Favorite Healthy Lifestyle Product - The MyFitnessPal Ap




Favorite Recipe - Parisian Inspired Salad




And since you can't *always* have rainbows & unicorns ... Favorite Downer - The Troll




---


PS - What's YOUR favorite post over the last two years?  Comment below!

Friday, May 15, 2015

Goodbye ClassPass


 
THE BITTER END 
 

Well folks, I've come to the bitter end with ClassPass.  Yes, after joining just over 3 months ago, I finally pulled the plug on this grand experiment and cancelled my membership before it was due to renew May 6th.

You may be asking yourself why I decided to cancel my membership, since most of my blogs recapping studios were fairly positive (despite a few used band aids, people praying over me and some fireworks fingers).  And yes, I will freely admit, I did have fun giving this a whirl.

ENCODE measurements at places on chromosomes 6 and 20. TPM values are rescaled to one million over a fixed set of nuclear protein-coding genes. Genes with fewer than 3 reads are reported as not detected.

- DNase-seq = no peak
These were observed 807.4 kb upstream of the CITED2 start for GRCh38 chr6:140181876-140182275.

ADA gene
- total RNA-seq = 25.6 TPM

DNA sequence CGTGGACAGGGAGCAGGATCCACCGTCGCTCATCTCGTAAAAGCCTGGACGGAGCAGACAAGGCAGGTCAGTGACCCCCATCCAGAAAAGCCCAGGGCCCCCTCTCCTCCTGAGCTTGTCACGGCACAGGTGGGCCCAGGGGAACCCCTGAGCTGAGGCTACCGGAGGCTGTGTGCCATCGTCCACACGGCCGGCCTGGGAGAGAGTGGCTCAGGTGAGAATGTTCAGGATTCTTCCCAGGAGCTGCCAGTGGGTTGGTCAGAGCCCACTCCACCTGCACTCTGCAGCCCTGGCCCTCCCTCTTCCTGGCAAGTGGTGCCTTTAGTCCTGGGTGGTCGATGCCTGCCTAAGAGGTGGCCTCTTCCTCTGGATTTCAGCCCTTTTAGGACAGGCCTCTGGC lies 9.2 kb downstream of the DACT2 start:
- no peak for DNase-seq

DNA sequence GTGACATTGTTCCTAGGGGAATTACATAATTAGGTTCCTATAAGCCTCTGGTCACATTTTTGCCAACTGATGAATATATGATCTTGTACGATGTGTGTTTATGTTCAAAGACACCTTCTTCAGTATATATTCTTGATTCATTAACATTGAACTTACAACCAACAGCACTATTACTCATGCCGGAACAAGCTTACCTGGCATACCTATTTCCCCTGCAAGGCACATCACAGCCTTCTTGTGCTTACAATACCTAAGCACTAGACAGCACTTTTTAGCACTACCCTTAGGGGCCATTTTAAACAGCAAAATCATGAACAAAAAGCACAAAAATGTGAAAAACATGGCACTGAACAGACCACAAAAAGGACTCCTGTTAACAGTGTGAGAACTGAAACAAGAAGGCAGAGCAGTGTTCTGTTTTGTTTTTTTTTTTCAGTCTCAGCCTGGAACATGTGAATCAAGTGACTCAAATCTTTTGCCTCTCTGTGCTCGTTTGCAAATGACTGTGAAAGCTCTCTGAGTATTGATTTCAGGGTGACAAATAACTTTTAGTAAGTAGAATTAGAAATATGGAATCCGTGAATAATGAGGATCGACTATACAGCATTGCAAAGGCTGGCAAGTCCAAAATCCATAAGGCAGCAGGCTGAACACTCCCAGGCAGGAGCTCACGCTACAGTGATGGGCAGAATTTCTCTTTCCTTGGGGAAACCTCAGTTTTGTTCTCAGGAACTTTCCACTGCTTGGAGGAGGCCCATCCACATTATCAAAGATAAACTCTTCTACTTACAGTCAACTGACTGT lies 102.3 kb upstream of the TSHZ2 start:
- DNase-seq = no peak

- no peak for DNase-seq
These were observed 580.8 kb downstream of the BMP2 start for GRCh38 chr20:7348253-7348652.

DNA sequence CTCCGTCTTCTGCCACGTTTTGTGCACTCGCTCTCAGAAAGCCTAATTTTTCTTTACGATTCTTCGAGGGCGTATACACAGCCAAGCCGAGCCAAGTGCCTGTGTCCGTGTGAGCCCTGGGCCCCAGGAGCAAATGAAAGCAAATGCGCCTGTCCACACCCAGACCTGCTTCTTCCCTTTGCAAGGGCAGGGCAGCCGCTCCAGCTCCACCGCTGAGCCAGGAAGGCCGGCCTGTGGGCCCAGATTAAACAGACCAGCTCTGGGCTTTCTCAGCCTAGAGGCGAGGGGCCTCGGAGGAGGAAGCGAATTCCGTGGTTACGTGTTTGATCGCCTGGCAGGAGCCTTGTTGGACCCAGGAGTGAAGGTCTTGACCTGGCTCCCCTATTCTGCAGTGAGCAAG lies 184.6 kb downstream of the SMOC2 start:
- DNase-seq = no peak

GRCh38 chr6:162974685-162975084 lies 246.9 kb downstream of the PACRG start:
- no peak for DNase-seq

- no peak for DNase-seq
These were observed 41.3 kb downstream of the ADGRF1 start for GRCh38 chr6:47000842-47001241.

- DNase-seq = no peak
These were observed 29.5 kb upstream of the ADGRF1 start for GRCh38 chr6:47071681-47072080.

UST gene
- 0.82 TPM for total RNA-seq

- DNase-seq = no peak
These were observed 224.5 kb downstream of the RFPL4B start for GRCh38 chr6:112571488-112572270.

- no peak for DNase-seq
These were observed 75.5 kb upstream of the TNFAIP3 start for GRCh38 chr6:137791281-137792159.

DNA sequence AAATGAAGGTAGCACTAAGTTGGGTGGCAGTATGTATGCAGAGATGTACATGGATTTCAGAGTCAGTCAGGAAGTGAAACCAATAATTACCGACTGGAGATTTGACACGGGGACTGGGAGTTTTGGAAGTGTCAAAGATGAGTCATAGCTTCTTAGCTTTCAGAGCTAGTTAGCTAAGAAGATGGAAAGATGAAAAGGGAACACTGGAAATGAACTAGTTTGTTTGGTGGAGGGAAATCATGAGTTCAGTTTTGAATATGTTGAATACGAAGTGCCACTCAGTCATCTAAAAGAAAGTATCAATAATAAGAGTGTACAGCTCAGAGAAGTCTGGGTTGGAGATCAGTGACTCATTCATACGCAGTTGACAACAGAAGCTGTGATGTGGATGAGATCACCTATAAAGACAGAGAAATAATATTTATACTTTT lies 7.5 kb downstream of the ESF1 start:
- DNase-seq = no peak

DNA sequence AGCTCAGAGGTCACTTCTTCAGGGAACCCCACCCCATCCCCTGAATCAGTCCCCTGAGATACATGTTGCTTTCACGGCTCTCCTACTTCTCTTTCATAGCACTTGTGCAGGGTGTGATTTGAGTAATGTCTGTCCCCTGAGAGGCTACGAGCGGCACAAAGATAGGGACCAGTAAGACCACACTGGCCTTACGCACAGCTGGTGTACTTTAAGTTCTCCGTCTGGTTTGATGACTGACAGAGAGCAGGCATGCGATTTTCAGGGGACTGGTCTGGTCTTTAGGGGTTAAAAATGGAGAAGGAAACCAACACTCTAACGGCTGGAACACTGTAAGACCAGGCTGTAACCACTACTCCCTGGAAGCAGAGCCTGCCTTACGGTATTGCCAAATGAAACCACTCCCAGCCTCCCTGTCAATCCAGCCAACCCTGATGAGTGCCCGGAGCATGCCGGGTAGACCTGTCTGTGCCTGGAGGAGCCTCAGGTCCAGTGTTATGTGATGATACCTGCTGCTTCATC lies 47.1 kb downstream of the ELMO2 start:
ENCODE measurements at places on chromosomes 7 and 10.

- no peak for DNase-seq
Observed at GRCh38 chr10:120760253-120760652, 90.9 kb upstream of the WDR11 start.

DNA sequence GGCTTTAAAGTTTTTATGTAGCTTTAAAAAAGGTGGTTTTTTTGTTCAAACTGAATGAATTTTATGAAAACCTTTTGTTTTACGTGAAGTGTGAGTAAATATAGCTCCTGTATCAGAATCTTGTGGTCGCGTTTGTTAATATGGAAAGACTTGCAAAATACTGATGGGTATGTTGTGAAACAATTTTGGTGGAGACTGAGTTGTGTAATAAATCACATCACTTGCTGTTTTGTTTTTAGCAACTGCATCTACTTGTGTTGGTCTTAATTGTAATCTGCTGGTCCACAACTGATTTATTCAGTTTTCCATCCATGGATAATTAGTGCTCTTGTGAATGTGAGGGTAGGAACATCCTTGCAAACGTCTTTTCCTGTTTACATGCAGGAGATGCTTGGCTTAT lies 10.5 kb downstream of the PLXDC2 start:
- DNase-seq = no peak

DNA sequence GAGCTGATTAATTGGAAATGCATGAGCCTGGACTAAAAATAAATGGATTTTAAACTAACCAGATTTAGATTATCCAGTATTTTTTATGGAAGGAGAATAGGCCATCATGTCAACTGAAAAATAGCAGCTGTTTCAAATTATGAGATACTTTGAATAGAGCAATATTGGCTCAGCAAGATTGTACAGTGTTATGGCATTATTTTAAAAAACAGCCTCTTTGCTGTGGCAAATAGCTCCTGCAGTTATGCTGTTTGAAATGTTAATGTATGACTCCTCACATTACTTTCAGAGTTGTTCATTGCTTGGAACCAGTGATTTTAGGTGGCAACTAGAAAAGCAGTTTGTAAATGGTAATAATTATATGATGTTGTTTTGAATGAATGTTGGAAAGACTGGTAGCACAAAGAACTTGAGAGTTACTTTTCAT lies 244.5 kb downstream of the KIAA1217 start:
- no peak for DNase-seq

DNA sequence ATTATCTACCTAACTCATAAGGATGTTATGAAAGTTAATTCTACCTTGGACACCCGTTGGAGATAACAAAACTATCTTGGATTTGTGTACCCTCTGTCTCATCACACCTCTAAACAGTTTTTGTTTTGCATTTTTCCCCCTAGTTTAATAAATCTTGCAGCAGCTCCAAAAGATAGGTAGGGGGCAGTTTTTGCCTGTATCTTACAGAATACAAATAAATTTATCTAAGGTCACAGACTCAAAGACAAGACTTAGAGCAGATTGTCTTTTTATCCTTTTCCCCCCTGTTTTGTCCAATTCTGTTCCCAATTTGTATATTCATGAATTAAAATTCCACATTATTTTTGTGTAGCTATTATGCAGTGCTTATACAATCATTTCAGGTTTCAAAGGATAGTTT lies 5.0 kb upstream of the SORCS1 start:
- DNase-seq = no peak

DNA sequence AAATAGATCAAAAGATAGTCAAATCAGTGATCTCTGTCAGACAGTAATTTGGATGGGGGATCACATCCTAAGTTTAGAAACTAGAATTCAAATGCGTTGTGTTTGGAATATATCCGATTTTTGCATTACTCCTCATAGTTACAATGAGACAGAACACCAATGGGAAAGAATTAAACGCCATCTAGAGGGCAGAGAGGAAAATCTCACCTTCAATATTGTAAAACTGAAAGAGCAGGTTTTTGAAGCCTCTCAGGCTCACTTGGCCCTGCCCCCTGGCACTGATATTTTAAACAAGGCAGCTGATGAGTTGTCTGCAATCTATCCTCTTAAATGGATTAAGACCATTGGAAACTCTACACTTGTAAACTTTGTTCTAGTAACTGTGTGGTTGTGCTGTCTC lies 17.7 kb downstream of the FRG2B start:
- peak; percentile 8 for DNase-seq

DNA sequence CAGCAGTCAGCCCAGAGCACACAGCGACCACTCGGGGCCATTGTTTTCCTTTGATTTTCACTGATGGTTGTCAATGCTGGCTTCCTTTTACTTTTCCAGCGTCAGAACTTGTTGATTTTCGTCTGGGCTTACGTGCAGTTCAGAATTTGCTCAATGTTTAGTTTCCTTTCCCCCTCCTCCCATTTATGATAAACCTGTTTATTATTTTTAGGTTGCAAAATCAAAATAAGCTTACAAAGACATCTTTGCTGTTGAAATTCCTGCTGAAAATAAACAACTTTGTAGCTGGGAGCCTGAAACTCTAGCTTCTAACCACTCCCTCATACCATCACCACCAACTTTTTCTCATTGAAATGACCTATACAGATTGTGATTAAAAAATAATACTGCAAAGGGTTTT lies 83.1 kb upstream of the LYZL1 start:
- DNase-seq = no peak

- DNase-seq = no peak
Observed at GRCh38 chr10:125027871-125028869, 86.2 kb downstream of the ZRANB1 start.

In fact, I liken the entire experience to the fun of reaching into the duck pond at the school carnival when you were a kid.




I say this because with ClassPass, when you try a studio for the first time, it is just like picking a duck from the pond: you walk in to the studio hoping you drew the lucky duck that wins you the premium prize in the tent, the giant stuffed unicorn (AKA the good studio). 

Overall, it's a super fun, exciting experience because you've got high hopes that you're going to win the unicorn.  And sometimes ... you do get that unicorn!  Hooray!!  Congratulations!!  You found a good studio. 

But other times, no matter how many fingers you cross, you walk into a studio and realize ... you pulled the duck that awards you a damn broken kazoo.  Boo!!  You found a studio that's dirty, or has bad instructors, or does something else weird (like opening with a Christian prayer). 




Oh well, at least you still get some sort of workout out of the deal, right?!